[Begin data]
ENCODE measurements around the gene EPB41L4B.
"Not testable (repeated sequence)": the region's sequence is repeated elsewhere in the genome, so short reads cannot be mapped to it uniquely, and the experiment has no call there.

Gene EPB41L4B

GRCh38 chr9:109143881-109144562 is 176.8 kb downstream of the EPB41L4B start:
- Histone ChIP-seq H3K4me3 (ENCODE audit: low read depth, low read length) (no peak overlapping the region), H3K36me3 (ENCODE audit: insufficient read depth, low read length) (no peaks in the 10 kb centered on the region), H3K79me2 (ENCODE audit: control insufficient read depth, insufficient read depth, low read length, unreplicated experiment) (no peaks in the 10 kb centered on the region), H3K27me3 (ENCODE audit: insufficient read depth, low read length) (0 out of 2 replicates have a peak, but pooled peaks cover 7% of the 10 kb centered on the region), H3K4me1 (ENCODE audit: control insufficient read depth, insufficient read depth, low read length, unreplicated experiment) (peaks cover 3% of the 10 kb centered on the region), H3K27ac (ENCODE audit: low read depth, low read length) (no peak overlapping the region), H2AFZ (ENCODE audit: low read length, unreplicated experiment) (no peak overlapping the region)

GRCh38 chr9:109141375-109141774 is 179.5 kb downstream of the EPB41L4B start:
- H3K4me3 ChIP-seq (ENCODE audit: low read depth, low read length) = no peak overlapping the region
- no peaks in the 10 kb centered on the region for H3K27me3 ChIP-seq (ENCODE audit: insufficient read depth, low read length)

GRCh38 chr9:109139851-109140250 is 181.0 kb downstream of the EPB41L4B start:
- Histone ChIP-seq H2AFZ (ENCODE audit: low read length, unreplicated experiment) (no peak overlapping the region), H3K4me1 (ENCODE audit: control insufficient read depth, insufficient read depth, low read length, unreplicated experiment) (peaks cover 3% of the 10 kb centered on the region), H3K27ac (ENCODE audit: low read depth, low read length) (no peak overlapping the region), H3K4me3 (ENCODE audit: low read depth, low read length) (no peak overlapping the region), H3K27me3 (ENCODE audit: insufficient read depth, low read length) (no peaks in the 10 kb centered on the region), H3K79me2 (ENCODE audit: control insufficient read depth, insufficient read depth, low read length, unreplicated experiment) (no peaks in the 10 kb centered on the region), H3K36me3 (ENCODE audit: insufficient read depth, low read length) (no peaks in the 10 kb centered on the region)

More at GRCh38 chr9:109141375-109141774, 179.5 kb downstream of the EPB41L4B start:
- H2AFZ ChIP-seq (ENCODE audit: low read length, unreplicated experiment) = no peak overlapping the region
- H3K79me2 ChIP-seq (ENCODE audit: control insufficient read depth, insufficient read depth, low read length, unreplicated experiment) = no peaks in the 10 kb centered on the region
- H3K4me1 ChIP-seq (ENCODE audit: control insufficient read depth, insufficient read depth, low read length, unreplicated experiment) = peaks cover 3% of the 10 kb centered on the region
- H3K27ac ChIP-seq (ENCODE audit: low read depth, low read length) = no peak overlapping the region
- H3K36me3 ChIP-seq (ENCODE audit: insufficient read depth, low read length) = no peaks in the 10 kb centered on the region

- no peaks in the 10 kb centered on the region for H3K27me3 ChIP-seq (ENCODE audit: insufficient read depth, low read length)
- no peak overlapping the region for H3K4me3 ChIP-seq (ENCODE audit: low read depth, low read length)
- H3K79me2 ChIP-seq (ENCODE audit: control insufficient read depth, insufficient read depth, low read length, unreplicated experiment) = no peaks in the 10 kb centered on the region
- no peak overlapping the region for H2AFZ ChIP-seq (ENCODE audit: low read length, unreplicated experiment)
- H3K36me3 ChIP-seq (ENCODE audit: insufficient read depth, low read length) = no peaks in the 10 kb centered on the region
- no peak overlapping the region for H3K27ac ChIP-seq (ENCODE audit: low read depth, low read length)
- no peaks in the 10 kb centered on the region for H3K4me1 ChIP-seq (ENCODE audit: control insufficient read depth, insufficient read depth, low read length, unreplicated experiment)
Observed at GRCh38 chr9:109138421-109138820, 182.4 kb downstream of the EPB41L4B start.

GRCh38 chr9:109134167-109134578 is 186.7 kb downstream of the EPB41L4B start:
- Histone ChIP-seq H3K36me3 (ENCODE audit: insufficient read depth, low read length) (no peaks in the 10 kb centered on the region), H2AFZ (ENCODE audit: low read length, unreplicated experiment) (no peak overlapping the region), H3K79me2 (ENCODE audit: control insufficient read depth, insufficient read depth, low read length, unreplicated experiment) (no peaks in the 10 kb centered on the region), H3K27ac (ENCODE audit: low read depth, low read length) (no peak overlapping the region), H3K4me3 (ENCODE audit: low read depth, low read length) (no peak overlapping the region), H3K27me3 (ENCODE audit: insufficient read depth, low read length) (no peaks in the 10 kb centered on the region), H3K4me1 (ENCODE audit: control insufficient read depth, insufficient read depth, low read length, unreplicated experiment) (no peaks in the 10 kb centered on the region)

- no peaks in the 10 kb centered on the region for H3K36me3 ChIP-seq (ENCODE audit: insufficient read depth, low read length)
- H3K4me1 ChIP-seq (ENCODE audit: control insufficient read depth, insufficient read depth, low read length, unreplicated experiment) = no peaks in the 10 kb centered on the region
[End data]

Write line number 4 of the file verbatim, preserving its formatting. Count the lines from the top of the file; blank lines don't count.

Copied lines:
GRCh38 chr9:109143881-109144562 is 176.8 kb downstream of the EPB41L4B start: